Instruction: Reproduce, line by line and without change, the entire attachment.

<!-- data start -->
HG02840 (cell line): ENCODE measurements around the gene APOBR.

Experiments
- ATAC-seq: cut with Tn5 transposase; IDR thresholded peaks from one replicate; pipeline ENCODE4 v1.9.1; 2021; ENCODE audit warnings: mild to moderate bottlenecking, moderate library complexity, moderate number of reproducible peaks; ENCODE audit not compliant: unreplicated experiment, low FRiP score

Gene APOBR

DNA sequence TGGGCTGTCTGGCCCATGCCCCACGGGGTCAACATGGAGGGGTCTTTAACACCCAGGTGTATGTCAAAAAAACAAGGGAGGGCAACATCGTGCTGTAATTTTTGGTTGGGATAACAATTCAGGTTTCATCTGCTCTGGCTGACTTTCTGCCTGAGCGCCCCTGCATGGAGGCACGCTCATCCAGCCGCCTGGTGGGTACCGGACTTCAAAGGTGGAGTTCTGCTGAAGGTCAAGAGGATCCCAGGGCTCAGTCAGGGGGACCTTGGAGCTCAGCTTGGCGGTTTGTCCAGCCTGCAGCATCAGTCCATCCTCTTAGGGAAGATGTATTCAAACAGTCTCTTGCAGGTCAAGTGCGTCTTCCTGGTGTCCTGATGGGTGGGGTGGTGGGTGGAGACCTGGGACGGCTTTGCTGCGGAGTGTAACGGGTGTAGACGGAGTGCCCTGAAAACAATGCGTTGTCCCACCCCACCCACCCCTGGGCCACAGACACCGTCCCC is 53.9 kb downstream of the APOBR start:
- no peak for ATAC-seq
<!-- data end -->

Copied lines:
HG02840 (cell line): ENCODE measurements around the gene APOBR.

Experiments
- ATAC-seq: cut with Tn5 transposase; IDR thresholded peaks from one replicate; pipeline ENCODE4 v1.9.1; 2021; ENCODE audit warnings: mild to moderate bottlenecking, moderate library complexity, moderate number of reproducible peaks; ENCODE audit not compliant: unreplicated experiment, low FRiP score

Gene APOBR

DNA sequence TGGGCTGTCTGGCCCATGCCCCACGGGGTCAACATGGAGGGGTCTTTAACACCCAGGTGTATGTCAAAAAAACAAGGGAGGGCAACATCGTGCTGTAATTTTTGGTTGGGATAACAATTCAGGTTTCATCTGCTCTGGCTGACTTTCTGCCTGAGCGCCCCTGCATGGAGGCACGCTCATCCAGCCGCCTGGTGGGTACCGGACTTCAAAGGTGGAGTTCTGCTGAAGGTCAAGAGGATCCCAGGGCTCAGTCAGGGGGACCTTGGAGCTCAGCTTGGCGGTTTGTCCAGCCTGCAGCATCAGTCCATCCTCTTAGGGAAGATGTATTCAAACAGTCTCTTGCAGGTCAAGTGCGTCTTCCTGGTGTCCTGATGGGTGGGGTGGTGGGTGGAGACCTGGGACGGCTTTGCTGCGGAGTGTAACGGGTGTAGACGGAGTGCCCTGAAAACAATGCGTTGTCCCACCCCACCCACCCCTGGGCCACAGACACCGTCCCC is 53.9 kb downstream of the APOBR start:
- no peak for ATAC-seq